Saturday, March 9, 2013

Seeing things: Anthropomorphism and Animation

From the The Thoughtful Animal blog at Scientific American:
Under certain conditions, even 2D shapes can be interpreted as animate social agents rather than simple intentionless objects. In other words, you have imbued the red and green circles with desires and intentions. You have granted them minds.

This phenomenon was perhaps most famously investigated in 1944 by Smith College experimental psychologists Fritz Heider and Marianne Simmel. In their first experiment, the psychologists simply instructed their female undergraduate subjects to “write down what happened” in the movie above. (The rest of this post will only make sense if you watch the video above!)

Most of the thirty four subjects interpreted the shapes in the movie as animate characters. Thirty two described them as people, and two described the shapes as birds.
In another experiment:
Having verified that humans spontaneously thought of the shapes in their video as animate, Heider and Simmel showed the film to another thirty six undergraduate students. They were explicitly asked to describe the personalities and desires of each of the shapes.

Thirty five of them thought of the big triangle as mean, and used adjectives like aggressive, warlike, belligerent, quarrelsome, angry, bad-tempered, dominant, and irritable. They described it as a bully or as a villain, and they thought it enjoyed “picking on smaller people.” Tellingly, it was universally described using male pronouns.


  1. To me, what’s interesting here is that the psychologists “animated” those three color-areas we call “geometric forms” by breathing story into them. The story was first present in the minds of the animators, and once they had “created” their animation, the students in most cases were able to “read their minds” fairly accurately while perceiving it.

    This account disposes of any simplistic notion of “anthropomorphizing” by preceding it with the “de-anthropomorphizing” practiced by the psychologists in assembling their animation “materials” according to their “mental” narrative. And (as with cargo cults, Georg Cartor’s alephs, Shakespeare’s “Globe Theatre” and various other intriguing “this world” points of reference) one can then read into the whole event a few things the psychologists themselves didn’t already have in mind – such as whether we’re an “animation” ourselves, and if so whether it’s a stop frame animation.. whose mind (or no-mind) devised it.. and more besides.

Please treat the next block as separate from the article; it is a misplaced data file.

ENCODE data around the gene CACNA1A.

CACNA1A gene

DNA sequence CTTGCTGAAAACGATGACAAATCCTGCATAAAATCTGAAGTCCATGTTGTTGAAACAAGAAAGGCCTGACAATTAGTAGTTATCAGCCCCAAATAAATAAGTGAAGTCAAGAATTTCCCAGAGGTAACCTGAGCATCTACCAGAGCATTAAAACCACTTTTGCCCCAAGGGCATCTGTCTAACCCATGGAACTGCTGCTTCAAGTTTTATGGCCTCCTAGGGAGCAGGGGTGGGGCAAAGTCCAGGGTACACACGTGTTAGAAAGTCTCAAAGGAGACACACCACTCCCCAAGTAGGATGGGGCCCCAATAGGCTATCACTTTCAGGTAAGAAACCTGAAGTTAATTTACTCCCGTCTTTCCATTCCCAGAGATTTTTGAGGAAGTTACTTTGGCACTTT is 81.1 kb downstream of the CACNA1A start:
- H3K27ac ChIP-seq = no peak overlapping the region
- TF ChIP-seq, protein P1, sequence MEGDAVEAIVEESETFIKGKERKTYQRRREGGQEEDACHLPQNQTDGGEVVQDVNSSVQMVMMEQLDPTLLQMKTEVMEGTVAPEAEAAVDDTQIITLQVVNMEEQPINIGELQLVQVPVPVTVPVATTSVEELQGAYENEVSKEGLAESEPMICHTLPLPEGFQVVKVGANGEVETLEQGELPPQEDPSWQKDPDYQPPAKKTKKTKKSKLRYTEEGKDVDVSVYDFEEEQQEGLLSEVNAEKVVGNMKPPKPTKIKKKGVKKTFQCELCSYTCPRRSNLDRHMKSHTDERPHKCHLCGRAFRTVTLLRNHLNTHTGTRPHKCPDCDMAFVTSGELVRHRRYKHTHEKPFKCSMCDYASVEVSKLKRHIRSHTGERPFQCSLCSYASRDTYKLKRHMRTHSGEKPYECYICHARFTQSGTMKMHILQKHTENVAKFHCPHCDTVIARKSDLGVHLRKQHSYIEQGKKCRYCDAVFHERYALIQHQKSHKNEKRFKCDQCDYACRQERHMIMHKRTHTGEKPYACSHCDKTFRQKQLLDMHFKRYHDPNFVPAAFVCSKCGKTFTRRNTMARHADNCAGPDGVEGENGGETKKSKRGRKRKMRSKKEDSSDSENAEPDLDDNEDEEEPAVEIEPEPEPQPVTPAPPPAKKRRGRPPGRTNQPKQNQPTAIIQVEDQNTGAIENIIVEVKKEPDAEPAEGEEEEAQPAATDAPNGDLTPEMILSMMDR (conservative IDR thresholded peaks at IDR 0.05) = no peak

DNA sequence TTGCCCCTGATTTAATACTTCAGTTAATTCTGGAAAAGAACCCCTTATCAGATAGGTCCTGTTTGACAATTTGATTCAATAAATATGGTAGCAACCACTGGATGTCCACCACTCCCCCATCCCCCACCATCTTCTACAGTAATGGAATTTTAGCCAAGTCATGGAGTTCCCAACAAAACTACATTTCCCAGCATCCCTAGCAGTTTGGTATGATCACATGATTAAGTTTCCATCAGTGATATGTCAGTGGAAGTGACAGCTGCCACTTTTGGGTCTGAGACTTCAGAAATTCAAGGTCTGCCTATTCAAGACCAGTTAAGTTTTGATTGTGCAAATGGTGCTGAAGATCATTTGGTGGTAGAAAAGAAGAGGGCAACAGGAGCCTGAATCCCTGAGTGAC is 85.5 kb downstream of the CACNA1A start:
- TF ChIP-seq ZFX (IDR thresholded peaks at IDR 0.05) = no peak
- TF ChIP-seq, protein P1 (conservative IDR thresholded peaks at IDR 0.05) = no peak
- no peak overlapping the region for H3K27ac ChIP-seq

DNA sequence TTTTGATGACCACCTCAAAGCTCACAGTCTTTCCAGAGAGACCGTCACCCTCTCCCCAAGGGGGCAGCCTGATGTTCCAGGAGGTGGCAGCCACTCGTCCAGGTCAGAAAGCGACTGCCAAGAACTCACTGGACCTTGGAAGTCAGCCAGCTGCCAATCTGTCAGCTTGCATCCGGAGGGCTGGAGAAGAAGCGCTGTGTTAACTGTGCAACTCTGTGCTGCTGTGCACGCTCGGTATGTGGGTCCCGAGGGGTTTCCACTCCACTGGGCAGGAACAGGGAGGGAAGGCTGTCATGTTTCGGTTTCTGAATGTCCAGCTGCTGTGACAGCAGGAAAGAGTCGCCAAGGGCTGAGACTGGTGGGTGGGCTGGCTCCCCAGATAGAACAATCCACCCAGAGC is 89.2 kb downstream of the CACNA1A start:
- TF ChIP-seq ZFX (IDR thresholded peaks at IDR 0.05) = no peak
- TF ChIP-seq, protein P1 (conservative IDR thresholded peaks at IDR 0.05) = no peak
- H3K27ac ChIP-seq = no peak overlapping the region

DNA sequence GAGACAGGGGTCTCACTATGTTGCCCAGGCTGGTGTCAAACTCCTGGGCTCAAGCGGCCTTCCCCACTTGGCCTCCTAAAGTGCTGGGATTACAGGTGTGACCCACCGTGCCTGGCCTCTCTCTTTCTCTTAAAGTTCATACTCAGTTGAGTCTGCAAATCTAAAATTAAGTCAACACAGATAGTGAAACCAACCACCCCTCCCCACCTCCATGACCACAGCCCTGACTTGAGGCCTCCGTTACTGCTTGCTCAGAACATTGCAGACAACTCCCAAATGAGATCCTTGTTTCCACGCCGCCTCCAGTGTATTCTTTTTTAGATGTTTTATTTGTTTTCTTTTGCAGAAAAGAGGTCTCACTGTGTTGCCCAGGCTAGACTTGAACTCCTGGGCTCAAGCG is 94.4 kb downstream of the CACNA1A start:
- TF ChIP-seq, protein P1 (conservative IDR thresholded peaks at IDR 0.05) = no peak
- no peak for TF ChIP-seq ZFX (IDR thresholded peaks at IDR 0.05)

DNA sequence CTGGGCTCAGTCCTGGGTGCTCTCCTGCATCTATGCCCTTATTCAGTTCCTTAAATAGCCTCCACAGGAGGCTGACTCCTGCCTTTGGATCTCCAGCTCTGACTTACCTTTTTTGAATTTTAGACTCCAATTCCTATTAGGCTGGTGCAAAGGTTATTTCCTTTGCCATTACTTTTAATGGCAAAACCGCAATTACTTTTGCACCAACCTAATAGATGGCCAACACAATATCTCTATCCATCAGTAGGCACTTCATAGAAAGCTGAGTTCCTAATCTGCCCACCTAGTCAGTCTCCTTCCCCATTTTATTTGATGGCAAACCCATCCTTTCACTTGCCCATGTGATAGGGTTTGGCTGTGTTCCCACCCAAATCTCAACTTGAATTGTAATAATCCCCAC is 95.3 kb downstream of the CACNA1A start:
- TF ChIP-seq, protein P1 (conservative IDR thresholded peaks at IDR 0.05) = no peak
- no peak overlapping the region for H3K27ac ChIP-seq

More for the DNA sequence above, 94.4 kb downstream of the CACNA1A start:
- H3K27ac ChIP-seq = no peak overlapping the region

Windows open, breath of fresh air, lots of open questions...

  2. I am just trying to identify what my own biases and beliefs are before getting absorbed in reading the subject in more detail in these forms of empirical observation and experiment.

    I love playing with abstract patterns and images because it is pleasurable and rewarding one of the most pleasing things I can think of doing.

    It seems to have some relationship with memory, how I hold data and keep things in mind.

  3. p.s I think Charles makes a point with regard to context or I think that is what he is pointing at.

    I spent the last few days looking at the abstract patterns that lurk at the edge of the way I produce internal images. So not so much that they are being something, my thought is of what they may be holding within and in moving and interacting with other abstractions what is held within the further patterns created.

    What i saw as I watched.

    Potential to become rather than being something in particular.

  4. Yes sorry to bore. But the narrative I have formed from spending a week looking at the way I have collected patterns for the last couple of years is pattern first meaning or sense retrospective activity.

    I think even if I was told to give it a sense of meaning I would resist as my own story and observations are so strongly in mind at the moment

  5. What those little abstract animations suggest to me is that we're disposed to see agency in certain patterns of motion between objects regardless of the identity of those objects. It's motion and relative motion that's triggering the sense of agency, which seems to be perceived directly rather than inferred.